2021 Best & Brightest MBAs: Heidi Xu, Cornell University (Johnson)

Heidi Xu

Samuel Curtis Johnson Graduate School of Management, Cornell SC Johnson College of Business, Cornell University

“A dreamer who strives to make a difference with determination; a doer who leads by example with humanity.”

Hometown: Guangzhou, China

Fun fact about yourself: I have lived in eight different cities over the past decade – from Jonesboro (Arkansas) where I got to mine diamonds, to Madison (Wisconsin) where I saw snow for the first time and then learned my new daily routine would be having to find my car under all the snow.

Undergraduate School and Degree: University of Wisconsin-Madison, Bachelor of Business Administration

Where was the last place you worked before enrolling in business school? Apple, Greater China Regional Administrator (managed projects for 52 Apple stores in China)

Where did you intern during the summer of 2020? Amazon Web Services, Partner Sales Team, Senior Product Manager Intern

Where will you be working after graduation? Amazon Web Services, Americas Sales Strategy and Operation Team, Senior Manager

Community Work and Leadership Roles in Business School:

* President of Johnson Greater China Business Club

* Emerging Markets Institute Fellow

* Skaneateles Cohort Captain—Johnson assigns students into 6 cohorts across Johnson’s One-Year and Two-Year residential Ithaca MBA programs into six cohorts as a way to encourage students to interact with peers they might not otherwise meet in order to foster a more inclusive, supported, and spirited residential MBA experience. Johnson’s cohorts draw their names from several of the nearby Finger Lakes as a means of acknowledging that Cornell sits within the territory of the Cayuga Nation, one of the member nations of the Haudenosaunee Confederacy.

* Big Red Consulting Consultant

* Teaching Assistant, Product and Brand Strategies (EMBA course)

* Teaching Assistant, Managerial Spreadsheet Modeling

* Mentor Teaching Assistant, Strategic Product and Marketing Immersion

* Forté Foundation Fellow

* Asian Development Network member. The Asian Development Network at Johnson is an initiative owned by the Asia Business Association that aims to bring Johnson’s Asian and Asian-American communities together on issues and activities related to career development, identity, and belonging.

Which academic or extracurricular achievement are you most proud of during business school?  What I am most proud of is how the Johnson Greater China Business Club and other Asian clubs come together to support the Asian community at Johnson. As the President of the Johnson Greater China Business Club (GCBC), I worked with my six vice presidents to take on initiatives to create more support and resources, from career development to cultural inclusion. I reached out to all our Johnson alumni in the Greater China region. Thanks to alumni dedication, we were able to connect our Chinese students with incredible job opportunities. Within the Johnson community, China’s development and changes have become a hot topic during our classroom discussions. I encouraged our GCBC members to speak up and to be bold about sharing our perspectives so that more people can hear and learn from our diverse input.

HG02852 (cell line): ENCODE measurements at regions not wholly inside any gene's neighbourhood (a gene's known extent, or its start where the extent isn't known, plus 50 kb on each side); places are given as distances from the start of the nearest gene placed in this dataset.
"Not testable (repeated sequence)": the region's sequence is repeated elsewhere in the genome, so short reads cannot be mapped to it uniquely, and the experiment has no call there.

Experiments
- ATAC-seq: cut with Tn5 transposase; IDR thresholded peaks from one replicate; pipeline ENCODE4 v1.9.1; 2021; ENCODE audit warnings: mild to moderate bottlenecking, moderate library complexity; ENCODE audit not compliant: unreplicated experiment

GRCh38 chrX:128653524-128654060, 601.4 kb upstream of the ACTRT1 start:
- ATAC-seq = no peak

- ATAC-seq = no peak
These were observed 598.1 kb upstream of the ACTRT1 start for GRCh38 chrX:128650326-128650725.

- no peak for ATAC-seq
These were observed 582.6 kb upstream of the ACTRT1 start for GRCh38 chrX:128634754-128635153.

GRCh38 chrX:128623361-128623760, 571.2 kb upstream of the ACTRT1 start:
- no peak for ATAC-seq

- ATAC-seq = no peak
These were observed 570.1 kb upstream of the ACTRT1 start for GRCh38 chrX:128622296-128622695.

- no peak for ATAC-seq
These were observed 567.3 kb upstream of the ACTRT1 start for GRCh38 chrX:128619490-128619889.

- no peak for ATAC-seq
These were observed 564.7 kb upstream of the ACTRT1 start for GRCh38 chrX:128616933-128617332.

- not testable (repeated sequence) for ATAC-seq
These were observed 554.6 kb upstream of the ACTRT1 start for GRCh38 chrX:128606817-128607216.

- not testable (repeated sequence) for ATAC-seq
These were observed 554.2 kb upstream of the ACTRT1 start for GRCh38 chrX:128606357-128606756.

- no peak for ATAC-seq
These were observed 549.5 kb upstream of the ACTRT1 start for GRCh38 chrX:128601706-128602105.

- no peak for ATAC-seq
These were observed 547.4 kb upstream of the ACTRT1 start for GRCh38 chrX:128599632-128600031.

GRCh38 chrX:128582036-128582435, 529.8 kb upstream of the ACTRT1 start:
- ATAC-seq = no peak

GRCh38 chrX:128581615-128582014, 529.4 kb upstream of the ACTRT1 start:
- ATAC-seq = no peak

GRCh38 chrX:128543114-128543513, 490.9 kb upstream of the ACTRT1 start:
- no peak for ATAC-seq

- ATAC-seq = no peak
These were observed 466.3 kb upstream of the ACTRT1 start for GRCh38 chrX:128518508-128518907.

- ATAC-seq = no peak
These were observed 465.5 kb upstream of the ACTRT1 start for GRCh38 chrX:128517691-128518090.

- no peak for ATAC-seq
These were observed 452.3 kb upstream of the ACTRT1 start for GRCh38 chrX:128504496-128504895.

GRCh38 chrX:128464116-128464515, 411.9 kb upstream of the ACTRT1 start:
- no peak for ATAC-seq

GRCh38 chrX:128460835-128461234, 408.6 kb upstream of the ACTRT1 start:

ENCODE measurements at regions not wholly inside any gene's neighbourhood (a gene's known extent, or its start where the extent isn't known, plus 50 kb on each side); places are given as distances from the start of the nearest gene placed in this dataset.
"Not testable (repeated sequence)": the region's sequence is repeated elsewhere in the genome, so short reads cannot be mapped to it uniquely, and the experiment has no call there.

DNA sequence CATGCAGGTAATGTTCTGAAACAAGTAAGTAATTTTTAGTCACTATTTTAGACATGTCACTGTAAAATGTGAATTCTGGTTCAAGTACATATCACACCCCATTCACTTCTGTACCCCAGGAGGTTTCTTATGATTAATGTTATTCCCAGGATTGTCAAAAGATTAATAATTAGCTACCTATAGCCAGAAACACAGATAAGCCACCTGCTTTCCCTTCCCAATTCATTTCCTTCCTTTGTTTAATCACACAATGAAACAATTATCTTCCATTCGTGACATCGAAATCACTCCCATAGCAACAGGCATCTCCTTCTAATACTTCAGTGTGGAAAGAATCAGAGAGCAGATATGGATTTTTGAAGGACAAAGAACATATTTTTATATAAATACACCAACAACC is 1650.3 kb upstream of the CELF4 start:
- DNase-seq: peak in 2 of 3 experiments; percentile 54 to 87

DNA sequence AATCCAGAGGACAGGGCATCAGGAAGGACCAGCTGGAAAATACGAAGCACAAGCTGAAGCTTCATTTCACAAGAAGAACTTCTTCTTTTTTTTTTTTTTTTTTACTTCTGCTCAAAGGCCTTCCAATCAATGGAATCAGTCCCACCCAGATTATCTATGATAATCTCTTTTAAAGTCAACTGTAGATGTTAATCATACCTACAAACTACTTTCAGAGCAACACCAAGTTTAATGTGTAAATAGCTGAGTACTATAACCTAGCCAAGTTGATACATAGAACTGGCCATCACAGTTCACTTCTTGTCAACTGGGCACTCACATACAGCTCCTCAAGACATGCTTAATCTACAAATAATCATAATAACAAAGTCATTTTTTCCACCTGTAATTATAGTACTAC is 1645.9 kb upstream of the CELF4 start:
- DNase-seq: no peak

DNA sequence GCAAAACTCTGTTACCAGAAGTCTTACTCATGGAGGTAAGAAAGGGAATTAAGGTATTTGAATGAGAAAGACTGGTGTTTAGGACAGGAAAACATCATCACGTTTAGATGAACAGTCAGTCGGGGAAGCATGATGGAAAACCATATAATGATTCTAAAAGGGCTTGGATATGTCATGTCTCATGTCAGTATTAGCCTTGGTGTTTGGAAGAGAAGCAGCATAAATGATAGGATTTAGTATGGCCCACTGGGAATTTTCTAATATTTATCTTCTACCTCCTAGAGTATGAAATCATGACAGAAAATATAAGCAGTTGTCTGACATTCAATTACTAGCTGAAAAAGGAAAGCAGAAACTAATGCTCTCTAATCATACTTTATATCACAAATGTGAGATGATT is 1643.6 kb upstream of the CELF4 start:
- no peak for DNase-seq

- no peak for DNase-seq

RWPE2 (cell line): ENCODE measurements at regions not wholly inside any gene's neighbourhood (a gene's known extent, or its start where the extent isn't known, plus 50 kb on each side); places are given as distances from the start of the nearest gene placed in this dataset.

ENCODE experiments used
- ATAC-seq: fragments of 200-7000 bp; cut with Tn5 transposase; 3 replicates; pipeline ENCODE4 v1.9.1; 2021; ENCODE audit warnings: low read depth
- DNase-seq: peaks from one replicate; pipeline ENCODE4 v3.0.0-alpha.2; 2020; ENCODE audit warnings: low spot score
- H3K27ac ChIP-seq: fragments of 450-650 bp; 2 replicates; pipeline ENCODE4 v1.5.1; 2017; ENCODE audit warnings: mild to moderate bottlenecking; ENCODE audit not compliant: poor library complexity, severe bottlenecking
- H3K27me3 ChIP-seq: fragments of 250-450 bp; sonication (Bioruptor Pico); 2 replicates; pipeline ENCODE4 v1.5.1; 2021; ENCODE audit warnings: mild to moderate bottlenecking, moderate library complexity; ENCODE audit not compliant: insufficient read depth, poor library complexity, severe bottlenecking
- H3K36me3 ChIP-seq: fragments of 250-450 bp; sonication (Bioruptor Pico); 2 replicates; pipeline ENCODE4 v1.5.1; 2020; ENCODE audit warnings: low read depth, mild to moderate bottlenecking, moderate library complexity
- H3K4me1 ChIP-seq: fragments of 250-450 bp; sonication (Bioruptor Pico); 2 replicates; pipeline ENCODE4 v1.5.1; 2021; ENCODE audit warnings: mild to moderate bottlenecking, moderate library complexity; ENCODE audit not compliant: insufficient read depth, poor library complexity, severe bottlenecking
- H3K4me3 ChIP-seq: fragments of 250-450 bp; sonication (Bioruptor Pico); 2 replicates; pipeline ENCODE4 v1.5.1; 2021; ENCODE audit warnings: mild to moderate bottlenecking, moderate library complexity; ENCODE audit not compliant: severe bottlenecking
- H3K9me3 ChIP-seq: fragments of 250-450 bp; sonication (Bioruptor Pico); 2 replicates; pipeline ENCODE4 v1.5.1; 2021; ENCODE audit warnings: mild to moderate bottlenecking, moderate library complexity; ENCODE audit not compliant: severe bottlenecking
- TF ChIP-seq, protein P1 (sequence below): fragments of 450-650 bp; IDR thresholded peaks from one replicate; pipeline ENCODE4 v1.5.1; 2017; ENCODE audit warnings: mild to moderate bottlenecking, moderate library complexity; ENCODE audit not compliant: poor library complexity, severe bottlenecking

My passion for helping Asians finding their voice stems from my own experience as an international student 11 years ago, in which I experienced a lot of culture shock. I am incredibly grateful that at Johnson I was able to take on initiatives with the tremendous support from the Johnson faculty and students to make sure our international students feel like they have a home here, no matter where they are from.

What achievement are you most proud of in your professional career? When I was a manager at an Apple retail store in China, I transformed our daily internal meetings from being manager-led, information downloads to employee-driven, interactive sessions.

This change wasn’t easy. I had to encourage people to speak in front of a group of 60 people, which is especially tough in an Asian cultural setting. I took every opportunity to share the vision behind this reinvention. Once the first few pioneers started to lead by example in the meetings, people started to see the benefits. Over time, more and more employees stepped up and came to the stage to share their knowledge. The meetings had evolved to cover a wide range of topics, from technical tips to peer feedback sessions to development workshops. We even had people sharing personal passions.

This reinvented meeting created rapport and trust among the team, which led to significant improvements in productivity and employee satisfaction. We became the No.1 store in the Beijing market. It was a great experience that taught me the power of servant leadership: the people are the soul.